Northwestern’s class of 2013 looks promising.
Compared to previous classes, next year’s new students are more racially and economically diverse. They’re smarter, too.
Of the 6,864 students accepted, 2,182 enrolled as of May 1. Last year, 2,023 students accepted admission offers.
“I never want to take for granted that one class is better than the next,” said Associate Provost Michael Mills. “They’re all fabulous.”
This year in particular has seen an increase in black students, international students and lower-income students.
While black students made up 3.7 percent of last year’s deposits — an admissions term used to describe new students before they officially matriculate by coming to campus — that number rose to 5.6 percent this year. International deposits rose from 5.2 percent to 6.6 percent. Latino enrollment matched last year’s 6.5 percent.
The number of low-income students with federal Pell Grants also jumped, from 5.9 percent in 2008 to 9.6 percent in 2009. Pledge scholars, or students whose financial aid packages include grants instead of loans, comprise 5.7 percent of the class, versus 4.5 percent last year.
“I think that we made a bigger push for all types of students who have been historically underrepresented,” Mills said.
Mills attributed the work of the admissions office with groups like Northwestern University Black Alumni Association, For Members Only and the Freshman Advisory Board for the leap in African American enrollment. The groups worked together to reach out to potential students and their parents, and also targeted students in the Chicago Public School system.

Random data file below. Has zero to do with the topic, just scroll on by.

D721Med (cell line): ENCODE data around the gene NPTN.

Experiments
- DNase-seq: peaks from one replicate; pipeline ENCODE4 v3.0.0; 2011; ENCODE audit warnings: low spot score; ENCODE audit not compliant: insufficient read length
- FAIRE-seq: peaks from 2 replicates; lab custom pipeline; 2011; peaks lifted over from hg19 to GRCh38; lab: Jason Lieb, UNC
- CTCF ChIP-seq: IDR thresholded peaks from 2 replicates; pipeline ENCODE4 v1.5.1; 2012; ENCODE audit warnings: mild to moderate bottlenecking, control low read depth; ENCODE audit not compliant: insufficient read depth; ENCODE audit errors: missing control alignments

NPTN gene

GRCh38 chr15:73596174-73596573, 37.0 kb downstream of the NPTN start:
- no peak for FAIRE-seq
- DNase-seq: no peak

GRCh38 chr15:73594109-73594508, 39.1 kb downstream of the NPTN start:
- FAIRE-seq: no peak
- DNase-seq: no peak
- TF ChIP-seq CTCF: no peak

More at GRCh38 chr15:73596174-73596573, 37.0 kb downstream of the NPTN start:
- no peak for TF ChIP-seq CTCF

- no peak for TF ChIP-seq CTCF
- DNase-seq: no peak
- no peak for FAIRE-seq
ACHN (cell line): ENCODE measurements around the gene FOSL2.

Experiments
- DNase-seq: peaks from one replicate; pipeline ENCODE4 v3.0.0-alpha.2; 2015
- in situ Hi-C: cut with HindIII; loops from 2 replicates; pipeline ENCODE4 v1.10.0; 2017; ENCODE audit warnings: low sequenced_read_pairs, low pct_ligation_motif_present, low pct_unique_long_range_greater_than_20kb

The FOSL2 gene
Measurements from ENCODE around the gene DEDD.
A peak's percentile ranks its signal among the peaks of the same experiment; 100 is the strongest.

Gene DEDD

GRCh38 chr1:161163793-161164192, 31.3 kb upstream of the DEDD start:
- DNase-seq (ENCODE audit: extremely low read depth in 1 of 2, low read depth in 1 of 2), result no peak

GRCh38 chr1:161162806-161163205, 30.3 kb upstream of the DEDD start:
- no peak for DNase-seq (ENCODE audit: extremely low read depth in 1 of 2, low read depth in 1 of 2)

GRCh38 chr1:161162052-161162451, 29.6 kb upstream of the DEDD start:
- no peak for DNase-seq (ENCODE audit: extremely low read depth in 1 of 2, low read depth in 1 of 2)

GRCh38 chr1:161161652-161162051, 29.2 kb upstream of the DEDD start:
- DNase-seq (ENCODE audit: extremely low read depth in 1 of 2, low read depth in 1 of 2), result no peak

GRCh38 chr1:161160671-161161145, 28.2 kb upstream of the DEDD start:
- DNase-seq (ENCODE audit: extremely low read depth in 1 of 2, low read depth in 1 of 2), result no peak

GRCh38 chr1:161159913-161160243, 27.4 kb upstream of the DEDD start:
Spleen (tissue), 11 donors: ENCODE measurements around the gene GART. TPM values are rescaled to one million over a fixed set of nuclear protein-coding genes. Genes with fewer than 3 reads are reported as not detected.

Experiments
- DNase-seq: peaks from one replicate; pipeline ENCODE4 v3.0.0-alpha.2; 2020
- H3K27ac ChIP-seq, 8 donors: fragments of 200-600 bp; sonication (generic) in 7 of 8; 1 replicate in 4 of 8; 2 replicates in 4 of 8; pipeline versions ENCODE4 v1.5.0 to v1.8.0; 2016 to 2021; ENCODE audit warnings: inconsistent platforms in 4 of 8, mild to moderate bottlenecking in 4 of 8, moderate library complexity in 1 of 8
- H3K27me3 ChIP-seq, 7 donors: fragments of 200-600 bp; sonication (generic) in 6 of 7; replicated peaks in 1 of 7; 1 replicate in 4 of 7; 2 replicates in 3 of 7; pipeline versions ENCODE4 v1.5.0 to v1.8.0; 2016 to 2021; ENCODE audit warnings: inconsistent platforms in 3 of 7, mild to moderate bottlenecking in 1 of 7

“We’re happy with where we finished with African American and Latino students,” he said. “So many people were disappointed last year.” He noted that even higher numbers are something to aim for next year.
This was also the first year that Northwestern partnered with QuestBridge, a program that pairs talented low-income students with the nation’s top schools. Mills said this also helped.
Additionally, Northwestern increased its overall financial aid, and the admissions office worked to appeal to low-income students. For example, the admissions office sponsored a program for high school counselors in schools that serve low-income students.
“We were able to go out and make really strong financial aid offers,” Mills said.
Mills said that the admissions office will continue its minority and low-income recruiting efforts next year as well.
“We want it all,” he said. “We want the smartest, most diverse, most interesting freshman class that we can assemble.”
As in past years, the class of 2013 also distinguished itself with its academic skills, as 91.5 percent of students were in the top 10 percent of their class, compared to 83.8 percent last year. Additionally, the average combined math and verbal SAT score jumped from 1428.2 to 1442.1.
Since more students enrolled than last year, Mills said if students are taken from the waiting list, there will not be many. Although 2,182 students enrolled, that number typically drops slightly over the summer, referred to as the “summer melt,” Mills said.
Regardless, Northwestern has a “more complete class” to look forward to, he said.